Do your children have a bleak and nihilistic view of the world? It’s hard to tell, really, when they spend 30 per cent of the day blamming away at those whores in Grand Theft Auto and the remaining 70 per cent asleep. How should one go about inquiring such a thing? Text them, maybe. ‘R U blk n nlstc lol? — Dad’. But they might well lie in response: ‘OMG no! (followed by five smiley emoticons)’.
I have to say I’d be a little disappointed if they were not bleak and nihilistic, seeing how things are. One usually finds with relentlessly upbeat and chirpy children that they are receiving additional help in many subjects at school and may even travel each morning on a special bus with other similarly afflicted youngsters. Rather, surely, that they were sullen when not out of their brainboxes on legal or illegal highs.
The Mayor of London, Boris Johnson, has an interesting plan for the social services departments to take into care all children who are brought up with a bleak and nihilistic view of the world — so I suppose I had better start packing their bags and taking down their posters of Kierkegaard. More particularly, he suggested that the children of radical Islamic militants should be taken into care, because the ‘bleak and nihilistic’ world view to which they were subjected amounted to child abuse.
I am not sure that, strictly speaking, jihadi maniacs are nihilistic at all — a bit on the bleak side, I’ll grant you, but also filled with a rather worrying sense of purpose. But that is beside the point. Boris went on to say: ‘At present there is a reluctance by the social services to intervene even when they and the police have clear evidence of what is going on.’
The mayor, more usually a libertarian, seemed to me one of the last people on this planet who would be in favour of social workers kidnapping children on account of their parents’ political beliefs, and I still sort of hope it was just one of those strange things he sometimes says without actually thinking about it.
A caller on his radio show then asked if the same process would be applied if a child was being brought up in a family of British National Party supporters. Boris’s response was yes, perhaps, ‘in extreme cases’. I am not sure what this means. Is he simply excluding from the equation all those members of the BNP who are decent, liberally minded and moderate?
You can make your own mind up as to whether it is a short or long hop from the BNP to the United Kingdom Independence Party; suffice to say I would have thought Boris would have been as appalled as I was to read of the couple who had their three foster children removed from their home by social workers on account of their support for Ukip. It struck me at the time as being grotesque almost beyond words. Indeed there is already evidence that social services departments vet prospective foster parents to make sure that they are not, for example, homophobic (i.e. subscribe to a fundamentalist Christian view of homosexuality which I would guess is shared by about a third of the population).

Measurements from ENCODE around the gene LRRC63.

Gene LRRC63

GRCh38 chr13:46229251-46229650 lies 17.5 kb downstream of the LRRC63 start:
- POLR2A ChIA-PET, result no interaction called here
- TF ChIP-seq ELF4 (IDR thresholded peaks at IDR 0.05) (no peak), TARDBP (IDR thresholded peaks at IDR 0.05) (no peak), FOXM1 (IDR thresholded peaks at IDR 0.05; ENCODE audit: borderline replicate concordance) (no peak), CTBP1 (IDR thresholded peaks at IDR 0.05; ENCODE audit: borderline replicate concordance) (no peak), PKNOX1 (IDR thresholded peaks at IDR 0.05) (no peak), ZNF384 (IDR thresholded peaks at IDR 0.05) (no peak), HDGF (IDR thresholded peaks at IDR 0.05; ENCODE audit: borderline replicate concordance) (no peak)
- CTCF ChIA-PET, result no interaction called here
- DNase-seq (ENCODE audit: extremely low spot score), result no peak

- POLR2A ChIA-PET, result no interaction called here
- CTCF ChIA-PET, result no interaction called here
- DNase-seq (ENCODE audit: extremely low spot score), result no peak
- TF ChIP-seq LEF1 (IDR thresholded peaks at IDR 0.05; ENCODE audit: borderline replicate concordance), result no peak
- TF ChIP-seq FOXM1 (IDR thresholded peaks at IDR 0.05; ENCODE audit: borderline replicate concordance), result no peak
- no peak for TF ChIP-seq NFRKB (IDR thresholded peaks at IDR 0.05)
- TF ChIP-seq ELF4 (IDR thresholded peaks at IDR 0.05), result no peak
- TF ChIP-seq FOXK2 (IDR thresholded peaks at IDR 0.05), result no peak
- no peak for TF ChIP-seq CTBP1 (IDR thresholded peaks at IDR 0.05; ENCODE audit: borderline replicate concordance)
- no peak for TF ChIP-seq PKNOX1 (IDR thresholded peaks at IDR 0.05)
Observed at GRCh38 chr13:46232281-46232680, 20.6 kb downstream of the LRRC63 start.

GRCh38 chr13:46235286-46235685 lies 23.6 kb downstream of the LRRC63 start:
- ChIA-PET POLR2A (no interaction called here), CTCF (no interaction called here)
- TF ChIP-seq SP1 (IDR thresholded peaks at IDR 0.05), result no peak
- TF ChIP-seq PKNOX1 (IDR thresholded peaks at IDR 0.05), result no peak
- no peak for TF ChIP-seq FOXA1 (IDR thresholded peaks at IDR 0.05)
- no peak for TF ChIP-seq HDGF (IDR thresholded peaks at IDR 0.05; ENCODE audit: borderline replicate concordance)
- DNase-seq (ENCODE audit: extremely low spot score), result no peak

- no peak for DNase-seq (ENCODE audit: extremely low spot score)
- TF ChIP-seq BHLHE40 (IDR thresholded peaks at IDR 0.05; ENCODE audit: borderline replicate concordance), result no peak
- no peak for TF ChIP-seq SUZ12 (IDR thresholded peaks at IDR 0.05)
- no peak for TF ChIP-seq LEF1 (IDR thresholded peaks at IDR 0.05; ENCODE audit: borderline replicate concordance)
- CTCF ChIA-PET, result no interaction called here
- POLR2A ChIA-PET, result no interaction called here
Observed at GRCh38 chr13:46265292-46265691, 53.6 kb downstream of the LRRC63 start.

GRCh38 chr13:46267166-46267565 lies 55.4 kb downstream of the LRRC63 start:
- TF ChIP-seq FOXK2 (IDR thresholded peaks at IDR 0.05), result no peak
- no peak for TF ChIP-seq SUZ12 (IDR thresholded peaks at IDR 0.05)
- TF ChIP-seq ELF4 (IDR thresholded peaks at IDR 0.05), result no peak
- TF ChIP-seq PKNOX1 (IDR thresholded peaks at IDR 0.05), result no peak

Politics and ideology should surely play no part in whether or not someone is allowed to raise a child — and yet Boris is clearly not an adherent of this broad and basic principle — he simply objects to people being allowed to raise children when they subscribe to an ideology which is at odds with his own.
Most strange. I thought his plan to pave over the Thames Estuary and construct enormous runways out of compacted wildfowl was fatuous in the extreme, but this is even more bizarre. It wouldn’t surprise me now if he planned to build another platform in the estuary, this time for the fractious and bleakly nihilistic offspring of jihadi lunatics, a sort of juvenile Narrenschiff, with the requisite retinue of social workers dedicated to expunging the political beliefs of their charges.
It is a little sad that the mayor seems to go along with the rather horrible trend of the last 20 years in which Parenting — now an upper-case subject which one can study at what used to be called polytechnics — has become the dominion of experts who decide not only what is the right and proper way to bring up a child, but also adjudicate upon who should be allowed to do so. Our social services departments have never been more militantly interventionist, and have been urged to become so by successive governments.
The intrusion of the state into what was, for centuries, a private realm is one of the less discussed or even remarked upon developments of recent times. It has happened incrementally and stealthily and nobody could possibly object because that would be tantamount to defending child abuse. And child abuse, these days, comes in an ever widening variety of forms. The Mayor of London believes that one of those forms is to hold political views with which the vast majority of the population do not agree. That, I would suggest, is a deeply dangerous state of mind.
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